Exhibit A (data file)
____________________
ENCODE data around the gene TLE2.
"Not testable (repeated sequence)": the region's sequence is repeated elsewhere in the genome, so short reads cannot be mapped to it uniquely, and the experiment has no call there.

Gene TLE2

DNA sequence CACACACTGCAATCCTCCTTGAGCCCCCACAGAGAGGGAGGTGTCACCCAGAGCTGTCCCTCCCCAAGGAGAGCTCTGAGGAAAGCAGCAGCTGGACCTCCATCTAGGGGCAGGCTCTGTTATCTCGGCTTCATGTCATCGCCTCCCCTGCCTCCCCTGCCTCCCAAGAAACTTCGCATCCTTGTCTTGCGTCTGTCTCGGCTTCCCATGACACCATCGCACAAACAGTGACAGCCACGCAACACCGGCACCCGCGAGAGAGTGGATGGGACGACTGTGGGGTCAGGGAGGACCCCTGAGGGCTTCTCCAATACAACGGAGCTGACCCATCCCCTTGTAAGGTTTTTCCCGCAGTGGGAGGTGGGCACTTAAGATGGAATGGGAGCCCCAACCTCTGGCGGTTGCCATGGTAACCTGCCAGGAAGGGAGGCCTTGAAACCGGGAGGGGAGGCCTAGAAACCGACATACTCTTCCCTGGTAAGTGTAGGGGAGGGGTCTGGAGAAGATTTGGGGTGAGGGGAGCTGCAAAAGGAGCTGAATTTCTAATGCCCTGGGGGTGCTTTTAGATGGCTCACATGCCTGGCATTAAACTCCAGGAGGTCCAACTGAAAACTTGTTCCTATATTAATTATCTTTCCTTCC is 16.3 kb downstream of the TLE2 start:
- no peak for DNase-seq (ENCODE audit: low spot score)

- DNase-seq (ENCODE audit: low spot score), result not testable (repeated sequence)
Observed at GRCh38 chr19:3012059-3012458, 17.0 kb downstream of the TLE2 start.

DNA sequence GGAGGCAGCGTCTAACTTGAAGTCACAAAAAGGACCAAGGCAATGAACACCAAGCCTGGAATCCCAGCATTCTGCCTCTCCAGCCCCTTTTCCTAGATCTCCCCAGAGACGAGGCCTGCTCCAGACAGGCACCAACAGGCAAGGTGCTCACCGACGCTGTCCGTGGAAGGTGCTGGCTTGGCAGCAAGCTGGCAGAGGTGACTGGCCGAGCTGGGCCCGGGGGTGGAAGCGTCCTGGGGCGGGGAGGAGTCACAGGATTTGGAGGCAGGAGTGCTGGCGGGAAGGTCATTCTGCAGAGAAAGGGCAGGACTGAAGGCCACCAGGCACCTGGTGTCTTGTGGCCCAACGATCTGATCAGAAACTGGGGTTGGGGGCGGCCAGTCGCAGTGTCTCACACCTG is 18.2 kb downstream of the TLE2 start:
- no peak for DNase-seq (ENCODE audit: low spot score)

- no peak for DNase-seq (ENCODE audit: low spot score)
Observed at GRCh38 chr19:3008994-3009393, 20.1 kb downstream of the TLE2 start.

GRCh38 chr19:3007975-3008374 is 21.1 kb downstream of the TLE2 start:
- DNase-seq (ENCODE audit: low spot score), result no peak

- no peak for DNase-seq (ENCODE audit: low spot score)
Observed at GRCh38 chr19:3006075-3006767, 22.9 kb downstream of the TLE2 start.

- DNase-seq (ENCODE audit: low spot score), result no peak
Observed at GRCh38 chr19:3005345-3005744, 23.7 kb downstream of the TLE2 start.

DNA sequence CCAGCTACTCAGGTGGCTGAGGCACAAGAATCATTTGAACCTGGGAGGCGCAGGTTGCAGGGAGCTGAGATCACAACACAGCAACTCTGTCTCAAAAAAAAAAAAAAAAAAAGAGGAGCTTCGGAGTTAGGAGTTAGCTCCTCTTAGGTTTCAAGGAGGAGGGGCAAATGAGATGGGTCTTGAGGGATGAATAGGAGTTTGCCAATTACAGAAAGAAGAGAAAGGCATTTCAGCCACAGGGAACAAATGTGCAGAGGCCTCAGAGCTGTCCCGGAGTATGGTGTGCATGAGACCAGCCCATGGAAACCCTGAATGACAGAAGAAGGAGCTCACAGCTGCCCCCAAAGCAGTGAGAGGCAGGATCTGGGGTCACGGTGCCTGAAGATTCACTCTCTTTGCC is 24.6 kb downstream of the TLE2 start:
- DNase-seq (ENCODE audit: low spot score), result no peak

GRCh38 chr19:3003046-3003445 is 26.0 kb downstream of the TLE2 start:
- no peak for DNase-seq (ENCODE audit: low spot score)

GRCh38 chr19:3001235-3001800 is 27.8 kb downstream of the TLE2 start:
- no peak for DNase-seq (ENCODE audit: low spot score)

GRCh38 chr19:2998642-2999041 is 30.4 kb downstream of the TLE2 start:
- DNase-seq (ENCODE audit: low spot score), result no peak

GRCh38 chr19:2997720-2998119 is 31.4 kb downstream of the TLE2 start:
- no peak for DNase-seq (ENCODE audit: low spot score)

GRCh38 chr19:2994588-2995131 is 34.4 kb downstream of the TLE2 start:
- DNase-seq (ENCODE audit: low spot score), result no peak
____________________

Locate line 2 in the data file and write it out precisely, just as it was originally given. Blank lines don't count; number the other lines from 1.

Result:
"Not testable (repeated sequence)": the region's sequence is repeated elsewhere in the genome, so short reads cannot be mapped to it uniquely, and the experiment has no call there.